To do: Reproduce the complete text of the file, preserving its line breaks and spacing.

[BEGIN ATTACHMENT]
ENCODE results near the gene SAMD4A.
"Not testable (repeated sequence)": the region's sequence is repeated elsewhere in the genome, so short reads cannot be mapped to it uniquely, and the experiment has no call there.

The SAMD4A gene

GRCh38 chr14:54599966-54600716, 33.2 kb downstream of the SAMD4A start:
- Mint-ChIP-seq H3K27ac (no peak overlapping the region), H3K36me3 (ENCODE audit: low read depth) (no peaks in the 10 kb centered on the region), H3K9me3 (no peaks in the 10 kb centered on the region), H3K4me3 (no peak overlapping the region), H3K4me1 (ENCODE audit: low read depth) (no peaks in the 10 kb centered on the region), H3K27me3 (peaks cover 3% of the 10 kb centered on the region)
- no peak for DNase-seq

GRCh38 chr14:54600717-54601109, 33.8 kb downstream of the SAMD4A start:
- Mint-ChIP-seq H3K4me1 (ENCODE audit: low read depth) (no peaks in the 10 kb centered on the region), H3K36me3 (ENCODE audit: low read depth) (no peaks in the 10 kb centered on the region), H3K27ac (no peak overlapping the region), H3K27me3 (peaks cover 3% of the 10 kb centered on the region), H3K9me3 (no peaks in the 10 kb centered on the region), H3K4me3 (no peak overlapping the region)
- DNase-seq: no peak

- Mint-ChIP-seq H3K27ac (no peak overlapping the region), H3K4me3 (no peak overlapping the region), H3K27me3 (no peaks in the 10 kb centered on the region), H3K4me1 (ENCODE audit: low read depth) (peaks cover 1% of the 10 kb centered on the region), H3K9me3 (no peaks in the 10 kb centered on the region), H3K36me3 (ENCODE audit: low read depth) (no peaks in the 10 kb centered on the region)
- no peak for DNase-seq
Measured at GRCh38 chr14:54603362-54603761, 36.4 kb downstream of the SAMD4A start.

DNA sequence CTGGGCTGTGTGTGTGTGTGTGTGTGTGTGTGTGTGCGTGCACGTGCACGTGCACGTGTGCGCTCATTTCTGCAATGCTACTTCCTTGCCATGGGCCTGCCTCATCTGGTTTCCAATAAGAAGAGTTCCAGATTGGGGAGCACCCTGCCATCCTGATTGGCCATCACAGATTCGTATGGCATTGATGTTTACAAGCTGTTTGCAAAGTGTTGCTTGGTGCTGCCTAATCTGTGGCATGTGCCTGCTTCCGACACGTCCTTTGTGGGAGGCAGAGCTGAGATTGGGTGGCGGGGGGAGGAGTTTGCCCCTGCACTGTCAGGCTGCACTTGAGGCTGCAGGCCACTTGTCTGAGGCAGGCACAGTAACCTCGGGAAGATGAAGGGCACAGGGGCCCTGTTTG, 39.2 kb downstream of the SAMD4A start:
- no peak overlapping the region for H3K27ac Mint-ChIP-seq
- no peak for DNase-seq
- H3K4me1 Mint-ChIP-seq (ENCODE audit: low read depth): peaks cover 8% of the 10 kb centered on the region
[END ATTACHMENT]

ENCODE results near the gene SAMD4A.
"Not testable (repeated sequence)": the region's sequence is repeated elsewhere in the genome, so short reads cannot be mapped to it uniquely, and the experiment has no call there.

The SAMD4A gene

GRCh38 chr14:54599966-54600716, 33.2 kb downstream of the SAMD4A start:
- Mint-ChIP-seq H3K27ac (no peak overlapping the region), H3K36me3 (ENCODE audit: low read depth) (no peaks in the 10 kb centered on the region), H3K9me3 (no peaks in the 10 kb centered on the region), H3K4me3 (no peak overlapping the region), H3K4me1 (ENCODE audit: low read depth) (no peaks in the 10 kb centered on the region), H3K27me3 (peaks cover 3% of the 10 kb centered on the region)
- no peak for DNase-seq

GRCh38 chr14:54600717-54601109, 33.8 kb downstream of the SAMD4A start:
- Mint-ChIP-seq H3K4me1 (ENCODE audit: low read depth) (no peaks in the 10 kb centered on the region), H3K36me3 (ENCODE audit: low read depth) (no peaks in the 10 kb centered on the region), H3K27ac (no peak overlapping the region), H3K27me3 (peaks cover 3% of the 10 kb centered on the region), H3K9me3 (no peaks in the 10 kb centered on the region), H3K4me3 (no peak overlapping the region)
- DNase-seq: no peak

- Mint-ChIP-seq H3K27ac (no peak overlapping the region), H3K4me3 (no peak overlapping the region), H3K27me3 (no peaks in the 10 kb centered on the region), H3K4me1 (ENCODE audit: low read depth) (peaks cover 1% of the 10 kb centered on the region), H3K9me3 (no peaks in the 10 kb centered on the region), H3K36me3 (ENCODE audit: low read depth) (no peaks in the 10 kb centered on the region)
- no peak for DNase-seq
Measured at GRCh38 chr14:54603362-54603761, 36.4 kb downstream of the SAMD4A start.

DNA sequence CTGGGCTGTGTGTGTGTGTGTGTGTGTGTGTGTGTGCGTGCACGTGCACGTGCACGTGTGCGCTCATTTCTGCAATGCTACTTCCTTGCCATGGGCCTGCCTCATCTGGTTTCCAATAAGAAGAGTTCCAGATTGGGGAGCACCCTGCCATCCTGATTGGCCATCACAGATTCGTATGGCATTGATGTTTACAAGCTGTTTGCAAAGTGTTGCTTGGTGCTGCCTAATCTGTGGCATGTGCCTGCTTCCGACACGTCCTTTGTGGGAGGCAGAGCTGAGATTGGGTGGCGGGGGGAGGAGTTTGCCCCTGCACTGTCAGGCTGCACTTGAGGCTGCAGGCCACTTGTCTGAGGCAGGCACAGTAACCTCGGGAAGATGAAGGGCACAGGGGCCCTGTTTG, 39.2 kb downstream of the SAMD4A start:
- no peak overlapping the region for H3K27ac Mint-ChIP-seq
- no peak for DNase-seq
- H3K4me1 Mint-ChIP-seq (ENCODE audit: low read depth): peaks cover 8% of the 10 kb centered on the region